• Join over 1.2 million students every month
  • Accelerate your learning by 29%
  • Unlimited access from just £6.99 per month

Compare and contrast any two models of mental health & illness,paying particular attention to the implications of each model for the provision of care.

Extracts from this document...

Introduction

Compare and contrast any two models of mental health & illness paying particular attention to the implications of each model for the provision of care. The title 'mental illness' according to Tyrer, et al (2005) "implies disease, and wrapping it up in terms such as 'mental health problems' is only a temporary disguise. An illness suggests that there is a fundamental impairment of normal function and not just normal variation." (p.7) Grusky et al (1981) disagrees with the notion 'mental illness' and states, "mental illness is a myth and the standards by which patients are defined as sick are psychosocial, ethical, and legal, but not medical." (p. 30) This essay will endeavour to show an understanding of 'The Bio-Medical Model,' and the 'Psychodynamic model.' Moreover, it will consider any differences and similarities both models present whilst discussing any implications for the provision of care. The Bio-medical model of medicine suggests, Naidoo, et al (2001) "was first developed in the 19th Century and emphasised that man was a part of nature and could therefore be studied in the same way that nature was studied." (p.71) Within the bio-medical model, abnormal behaviour is termed, according to Davison, (1974) ...read more.

Middle

Nonetheless, since drugs were first introduced psychiatrists and pharmacologists have claimed that major drug treatments, namely tranquillisers, relieve psychotic symptoms .However, Warner (1997) claims a lot of symptoms displayed by the patient, could be due to 'drug induced dopamine super sensitivity' caused by long term use of major tranquillisers. The association of British Pharmaceutical Industry state that the availability of modern medicine has greatly improved the quality of life for people living with schizophrenia. For example, Tyrer, et al (2005) puts forward, "It is known that most patients with the clinical syndrome of schizophrenia are dramatically reduced with treatment of one or more of the antipsychotic group of drugs (there are atypical and typical members) and will relapse if these drugs are withdrawn or reduced to half their original dose." (p.29) In contrast to the medical model, dynamic psychotherapy has had an enormous influence on most western thought and cultures, more importantly it has been a vital component, in many situations, when treating people with mental health problems (Davidson, et al 1975). Psychodynamic, according to Jacobs (2004) refers to a way that the psyche relates to three aspects of a person: thought, feeling, and spirit. ...read more.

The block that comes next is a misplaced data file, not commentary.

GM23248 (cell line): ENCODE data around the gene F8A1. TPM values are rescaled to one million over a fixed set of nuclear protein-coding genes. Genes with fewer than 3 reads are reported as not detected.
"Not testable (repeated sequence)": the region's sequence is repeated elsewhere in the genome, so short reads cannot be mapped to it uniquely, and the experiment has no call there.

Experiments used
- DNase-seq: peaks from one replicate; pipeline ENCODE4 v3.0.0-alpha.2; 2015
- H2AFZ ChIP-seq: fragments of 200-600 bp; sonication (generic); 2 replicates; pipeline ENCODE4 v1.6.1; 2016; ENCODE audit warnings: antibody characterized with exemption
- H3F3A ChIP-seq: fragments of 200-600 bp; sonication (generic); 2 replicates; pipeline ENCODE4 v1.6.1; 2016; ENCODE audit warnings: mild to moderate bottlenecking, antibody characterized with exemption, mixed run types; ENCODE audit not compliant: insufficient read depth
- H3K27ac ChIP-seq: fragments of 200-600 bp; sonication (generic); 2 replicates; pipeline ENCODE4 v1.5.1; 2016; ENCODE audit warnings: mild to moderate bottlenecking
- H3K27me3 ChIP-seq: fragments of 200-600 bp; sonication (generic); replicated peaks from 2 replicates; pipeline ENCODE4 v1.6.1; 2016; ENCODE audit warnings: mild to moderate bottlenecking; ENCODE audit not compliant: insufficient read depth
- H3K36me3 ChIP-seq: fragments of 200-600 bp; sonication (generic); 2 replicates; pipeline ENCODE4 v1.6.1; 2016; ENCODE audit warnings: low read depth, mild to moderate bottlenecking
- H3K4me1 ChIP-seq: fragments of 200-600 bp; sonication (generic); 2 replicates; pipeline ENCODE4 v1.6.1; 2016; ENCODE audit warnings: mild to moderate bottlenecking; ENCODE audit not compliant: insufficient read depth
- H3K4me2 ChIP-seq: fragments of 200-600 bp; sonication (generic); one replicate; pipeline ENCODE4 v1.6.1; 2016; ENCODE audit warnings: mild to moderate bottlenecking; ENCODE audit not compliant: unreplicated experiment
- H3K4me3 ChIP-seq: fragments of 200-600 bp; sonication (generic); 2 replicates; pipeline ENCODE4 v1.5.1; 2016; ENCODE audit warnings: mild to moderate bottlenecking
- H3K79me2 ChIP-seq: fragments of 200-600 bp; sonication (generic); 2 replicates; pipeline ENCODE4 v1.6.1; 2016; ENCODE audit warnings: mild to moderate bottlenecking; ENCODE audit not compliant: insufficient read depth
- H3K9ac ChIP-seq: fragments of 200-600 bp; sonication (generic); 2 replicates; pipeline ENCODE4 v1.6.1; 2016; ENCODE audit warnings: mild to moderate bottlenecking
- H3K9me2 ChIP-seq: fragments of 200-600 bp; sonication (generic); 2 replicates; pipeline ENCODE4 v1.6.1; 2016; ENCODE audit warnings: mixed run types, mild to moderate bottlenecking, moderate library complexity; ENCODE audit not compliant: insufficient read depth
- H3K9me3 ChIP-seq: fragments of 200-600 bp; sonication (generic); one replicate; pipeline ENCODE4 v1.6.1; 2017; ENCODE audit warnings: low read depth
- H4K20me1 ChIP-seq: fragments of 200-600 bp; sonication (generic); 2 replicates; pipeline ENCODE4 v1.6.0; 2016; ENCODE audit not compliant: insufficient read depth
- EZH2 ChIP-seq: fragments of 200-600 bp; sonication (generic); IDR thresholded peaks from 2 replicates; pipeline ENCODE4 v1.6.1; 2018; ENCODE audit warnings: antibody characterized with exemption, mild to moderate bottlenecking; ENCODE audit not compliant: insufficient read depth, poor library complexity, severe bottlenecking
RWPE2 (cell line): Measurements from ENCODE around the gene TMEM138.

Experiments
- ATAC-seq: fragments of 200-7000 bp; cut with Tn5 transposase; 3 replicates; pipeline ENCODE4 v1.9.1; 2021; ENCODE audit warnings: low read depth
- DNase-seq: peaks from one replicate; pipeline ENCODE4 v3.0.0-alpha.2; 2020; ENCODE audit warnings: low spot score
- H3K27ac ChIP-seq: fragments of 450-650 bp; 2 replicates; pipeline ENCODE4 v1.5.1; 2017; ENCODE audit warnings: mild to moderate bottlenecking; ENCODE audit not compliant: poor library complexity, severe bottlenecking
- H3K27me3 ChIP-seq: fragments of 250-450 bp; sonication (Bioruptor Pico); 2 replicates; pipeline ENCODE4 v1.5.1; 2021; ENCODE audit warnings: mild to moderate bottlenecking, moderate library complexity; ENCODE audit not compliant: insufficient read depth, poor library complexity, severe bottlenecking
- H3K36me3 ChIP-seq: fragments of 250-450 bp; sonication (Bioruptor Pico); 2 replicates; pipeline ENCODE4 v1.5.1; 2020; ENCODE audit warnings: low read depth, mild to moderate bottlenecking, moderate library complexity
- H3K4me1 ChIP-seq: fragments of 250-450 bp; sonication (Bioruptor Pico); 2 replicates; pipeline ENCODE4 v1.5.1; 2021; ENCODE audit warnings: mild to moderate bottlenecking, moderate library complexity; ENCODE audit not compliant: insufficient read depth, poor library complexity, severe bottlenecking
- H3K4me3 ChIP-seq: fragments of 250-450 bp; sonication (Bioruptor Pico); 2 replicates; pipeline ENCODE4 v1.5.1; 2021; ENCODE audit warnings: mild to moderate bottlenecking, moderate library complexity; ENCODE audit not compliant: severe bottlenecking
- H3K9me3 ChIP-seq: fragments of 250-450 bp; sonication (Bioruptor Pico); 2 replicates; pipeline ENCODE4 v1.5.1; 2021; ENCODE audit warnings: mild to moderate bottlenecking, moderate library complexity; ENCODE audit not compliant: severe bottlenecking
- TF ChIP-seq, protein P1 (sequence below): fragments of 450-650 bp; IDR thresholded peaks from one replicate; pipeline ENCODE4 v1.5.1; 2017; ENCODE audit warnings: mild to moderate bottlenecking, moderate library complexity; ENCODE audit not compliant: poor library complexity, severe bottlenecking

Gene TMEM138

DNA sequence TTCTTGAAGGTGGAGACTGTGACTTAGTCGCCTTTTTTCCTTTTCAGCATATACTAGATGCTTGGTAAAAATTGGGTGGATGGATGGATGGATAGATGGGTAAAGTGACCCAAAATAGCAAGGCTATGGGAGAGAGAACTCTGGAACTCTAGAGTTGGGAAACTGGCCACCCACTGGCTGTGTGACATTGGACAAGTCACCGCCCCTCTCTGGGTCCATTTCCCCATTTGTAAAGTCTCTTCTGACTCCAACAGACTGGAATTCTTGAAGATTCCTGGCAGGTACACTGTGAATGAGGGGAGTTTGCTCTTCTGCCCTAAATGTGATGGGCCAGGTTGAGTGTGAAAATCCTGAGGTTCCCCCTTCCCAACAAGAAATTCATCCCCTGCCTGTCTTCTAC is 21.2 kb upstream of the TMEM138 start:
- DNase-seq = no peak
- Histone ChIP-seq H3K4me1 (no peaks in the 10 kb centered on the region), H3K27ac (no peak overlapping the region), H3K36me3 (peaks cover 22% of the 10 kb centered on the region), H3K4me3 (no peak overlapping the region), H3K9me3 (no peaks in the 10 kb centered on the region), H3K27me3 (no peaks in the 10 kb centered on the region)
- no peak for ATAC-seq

Conclusion

Unlike the bio-medical model, it has never reached the standing of a predictive science. (Pilgrim et al 1999) However, the psychodynamic model does alleviate many personality disorders without the need for physical treatment, both models can and do work well together in the battle of helping people with mental health problems. In conclusion, this piece has shown there are differences as well as similarities in both the bio-medical and psychodynamic models. Moreover, it has compared and contrasted each model against each other and discussed the limitations. The bio-medical model seeks to treat with physical methods. It one of the longest standing models within the arena and has greatly improved the quality of life for people living with mental health problems. However, misdiagnosis and categorising illness does, as shown, lead to stigmatization. In addition, a patient could be administered drugs with side effects, for no apparent reason; this can manifest as 'symptoms' of illness. In contrast, the psychodynamic model relies on talking therapy as a form of treatment, which does alleviate the need for physical treatments; its essence however is largely bio-medical in nature. The bio-medical model defines mental health in a purely medical nature; however, the psychodynamic model looks further into the unconscious mind to find and treat the illness. Nonetheless, they are both worthy of their own merit when treating people with psychological health problems. ...read more.